A recent piece by Oliver Burkeman in The Guardian, titled "How to Think about Writing," caught my attention because he seemed to be describing how I've always felt about blogging -- at least the sort of blogging I do, and like to read -- but it also applies generally to much of the writing I admire -- and ultimately decide to publish.
"When you write," Pinker says, "you should pretend that you, the writer, see something in the world that's interesting, and that you're directing the attention of your reader to that thing."
Perhaps this seems stupidly obvious. How else could anyone write? Yet much bad writing happens when people abandon this approach. Academics can be more concerned with showcasing their knowledge; bureaucrats can be more concerned with covering their backsides; journalists can be more concerned with breaking the news first, or making their readers angry. All interfere with "joint attention", making writing less transparent.
Couldn't agree more, though I never thought of it quite so simply. As Burkeman points out, many writers start with this as a goal, but somehow abandon or forget it along the way. As a meditator, I'd venture to guess that what gets in the way is our ego: the writing becomes about us: our emotions, desires, problems, needs, the particular ax we want to grind. In other words, we forget that the reader is standing beside us, or sitting across from us, waiting for something to unfold; waiting to be delighted, surprised, enlightened; waiting to ponder; waiting for her world to open and shift ever so slightly, waiting to be changed. That can happen through a little quirk of human behavior shown through dialogue, or through a single sentence of luminous descriptive prose, a line of poetry that reveals the familiar through an entirely new lens -- and of course, I think it can also happen through drawing and painting and all the other arts. Burkeman concludes with this advice, worth printing out and putting on my studio wall:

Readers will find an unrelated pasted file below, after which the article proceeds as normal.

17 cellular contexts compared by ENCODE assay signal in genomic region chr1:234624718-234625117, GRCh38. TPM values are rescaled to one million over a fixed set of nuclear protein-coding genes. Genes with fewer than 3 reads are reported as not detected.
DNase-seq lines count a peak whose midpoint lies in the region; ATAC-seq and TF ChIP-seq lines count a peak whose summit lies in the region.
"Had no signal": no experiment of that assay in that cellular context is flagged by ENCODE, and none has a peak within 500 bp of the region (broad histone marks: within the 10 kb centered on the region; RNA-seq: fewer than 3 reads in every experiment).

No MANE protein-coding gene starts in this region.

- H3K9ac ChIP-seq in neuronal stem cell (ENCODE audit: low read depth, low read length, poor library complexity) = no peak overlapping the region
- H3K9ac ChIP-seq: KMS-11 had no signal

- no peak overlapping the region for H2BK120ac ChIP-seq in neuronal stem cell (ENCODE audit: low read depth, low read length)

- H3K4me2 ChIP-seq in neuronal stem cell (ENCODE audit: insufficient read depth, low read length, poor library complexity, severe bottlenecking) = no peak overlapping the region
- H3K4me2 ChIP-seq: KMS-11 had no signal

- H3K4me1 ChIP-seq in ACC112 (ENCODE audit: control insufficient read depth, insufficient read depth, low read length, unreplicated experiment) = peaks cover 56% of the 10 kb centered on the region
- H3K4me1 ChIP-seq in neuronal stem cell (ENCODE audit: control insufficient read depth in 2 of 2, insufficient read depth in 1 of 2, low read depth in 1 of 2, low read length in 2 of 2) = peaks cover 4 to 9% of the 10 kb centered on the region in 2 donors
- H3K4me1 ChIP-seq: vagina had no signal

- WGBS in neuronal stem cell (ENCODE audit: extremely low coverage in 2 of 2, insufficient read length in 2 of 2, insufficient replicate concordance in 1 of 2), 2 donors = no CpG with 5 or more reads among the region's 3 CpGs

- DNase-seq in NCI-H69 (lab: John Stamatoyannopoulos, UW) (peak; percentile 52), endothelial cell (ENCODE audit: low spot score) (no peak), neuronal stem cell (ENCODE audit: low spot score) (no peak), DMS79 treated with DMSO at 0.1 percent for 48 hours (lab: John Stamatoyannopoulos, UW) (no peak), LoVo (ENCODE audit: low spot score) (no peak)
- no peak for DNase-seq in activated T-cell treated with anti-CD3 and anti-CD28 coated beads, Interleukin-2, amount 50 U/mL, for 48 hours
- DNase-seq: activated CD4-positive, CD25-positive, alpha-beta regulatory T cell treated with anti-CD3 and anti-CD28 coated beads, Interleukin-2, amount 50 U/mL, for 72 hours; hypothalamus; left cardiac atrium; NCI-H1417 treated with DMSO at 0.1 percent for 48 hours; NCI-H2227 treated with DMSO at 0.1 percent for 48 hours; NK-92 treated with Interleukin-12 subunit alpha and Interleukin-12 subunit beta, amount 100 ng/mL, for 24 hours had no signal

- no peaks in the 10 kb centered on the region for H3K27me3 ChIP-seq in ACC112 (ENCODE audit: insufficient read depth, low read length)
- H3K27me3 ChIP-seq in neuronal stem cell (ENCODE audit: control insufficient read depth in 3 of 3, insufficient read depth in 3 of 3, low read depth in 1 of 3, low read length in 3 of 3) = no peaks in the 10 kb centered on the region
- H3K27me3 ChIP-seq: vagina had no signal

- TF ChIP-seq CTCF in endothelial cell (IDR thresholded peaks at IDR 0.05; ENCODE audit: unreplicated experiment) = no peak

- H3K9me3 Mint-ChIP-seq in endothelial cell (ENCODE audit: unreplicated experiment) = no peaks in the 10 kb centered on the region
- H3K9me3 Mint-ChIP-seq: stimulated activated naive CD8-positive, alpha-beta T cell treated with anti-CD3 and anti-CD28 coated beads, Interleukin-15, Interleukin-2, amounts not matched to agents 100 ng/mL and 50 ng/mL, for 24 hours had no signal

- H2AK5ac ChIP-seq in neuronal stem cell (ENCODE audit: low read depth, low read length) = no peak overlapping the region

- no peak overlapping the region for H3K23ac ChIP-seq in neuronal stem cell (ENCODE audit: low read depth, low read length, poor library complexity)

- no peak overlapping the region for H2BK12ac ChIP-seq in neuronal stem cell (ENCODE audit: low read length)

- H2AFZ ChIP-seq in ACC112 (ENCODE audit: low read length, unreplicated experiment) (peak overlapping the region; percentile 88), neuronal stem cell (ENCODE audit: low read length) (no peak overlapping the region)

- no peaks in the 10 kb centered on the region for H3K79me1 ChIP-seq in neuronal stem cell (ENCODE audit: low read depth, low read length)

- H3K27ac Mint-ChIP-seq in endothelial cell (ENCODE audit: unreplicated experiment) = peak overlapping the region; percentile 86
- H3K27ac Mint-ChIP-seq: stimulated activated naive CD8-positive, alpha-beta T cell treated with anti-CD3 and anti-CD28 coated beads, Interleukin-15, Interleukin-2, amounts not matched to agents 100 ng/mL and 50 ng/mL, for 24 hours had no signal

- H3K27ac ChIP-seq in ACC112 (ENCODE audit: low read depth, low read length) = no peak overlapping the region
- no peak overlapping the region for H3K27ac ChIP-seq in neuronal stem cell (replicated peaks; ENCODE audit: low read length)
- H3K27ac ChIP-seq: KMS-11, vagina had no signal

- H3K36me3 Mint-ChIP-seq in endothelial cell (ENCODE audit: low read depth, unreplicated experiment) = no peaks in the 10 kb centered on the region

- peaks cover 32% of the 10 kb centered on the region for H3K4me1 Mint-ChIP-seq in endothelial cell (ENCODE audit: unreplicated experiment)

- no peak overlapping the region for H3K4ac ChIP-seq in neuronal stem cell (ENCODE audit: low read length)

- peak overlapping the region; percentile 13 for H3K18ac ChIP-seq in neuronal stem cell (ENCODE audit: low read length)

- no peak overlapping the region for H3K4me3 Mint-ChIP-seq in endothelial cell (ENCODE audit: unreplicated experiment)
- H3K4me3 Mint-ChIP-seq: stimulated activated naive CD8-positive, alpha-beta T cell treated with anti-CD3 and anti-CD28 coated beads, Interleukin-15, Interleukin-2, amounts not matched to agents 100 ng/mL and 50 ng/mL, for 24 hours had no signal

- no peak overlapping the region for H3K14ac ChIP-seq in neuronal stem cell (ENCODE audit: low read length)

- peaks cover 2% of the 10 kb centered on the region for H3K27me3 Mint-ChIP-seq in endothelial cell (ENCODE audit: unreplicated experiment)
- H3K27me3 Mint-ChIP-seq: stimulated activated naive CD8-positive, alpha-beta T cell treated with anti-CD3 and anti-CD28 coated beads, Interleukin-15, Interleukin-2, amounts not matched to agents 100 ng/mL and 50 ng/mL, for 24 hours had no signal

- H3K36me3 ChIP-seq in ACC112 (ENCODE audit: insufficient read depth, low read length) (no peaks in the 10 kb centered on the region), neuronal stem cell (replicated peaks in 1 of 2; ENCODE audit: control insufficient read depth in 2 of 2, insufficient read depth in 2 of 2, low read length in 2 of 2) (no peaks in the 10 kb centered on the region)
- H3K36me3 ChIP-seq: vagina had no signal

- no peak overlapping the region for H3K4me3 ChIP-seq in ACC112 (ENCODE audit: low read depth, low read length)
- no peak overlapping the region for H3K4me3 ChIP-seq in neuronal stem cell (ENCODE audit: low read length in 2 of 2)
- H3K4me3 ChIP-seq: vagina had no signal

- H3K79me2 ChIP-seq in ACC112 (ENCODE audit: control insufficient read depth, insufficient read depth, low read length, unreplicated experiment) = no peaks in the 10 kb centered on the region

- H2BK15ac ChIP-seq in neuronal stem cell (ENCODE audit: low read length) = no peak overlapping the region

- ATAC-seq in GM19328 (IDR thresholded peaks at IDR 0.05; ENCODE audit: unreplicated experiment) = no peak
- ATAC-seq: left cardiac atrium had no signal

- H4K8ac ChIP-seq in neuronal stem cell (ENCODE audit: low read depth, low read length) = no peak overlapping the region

The reader wants to see; your job is to do the pointing.
Of course, it really isn't that simple. First we have to train ourselves to be people who actually see something: people who are able to quiet down enough that we become an eye, an ear, a sensitive skin, but not so sensitive that we cannot bear it. Then we have to learn how to express what we have learned through our senses, intelligence, and experience. Finally, we have to learn how to give it away - how to point our effort toward the invisible reader rather than back at ourselves; how to become a vessel that fills and empties over and over again.
Not a bad way to spend a life.
(cross-posted from the Editor's personal blog, The Cassandra Pages)
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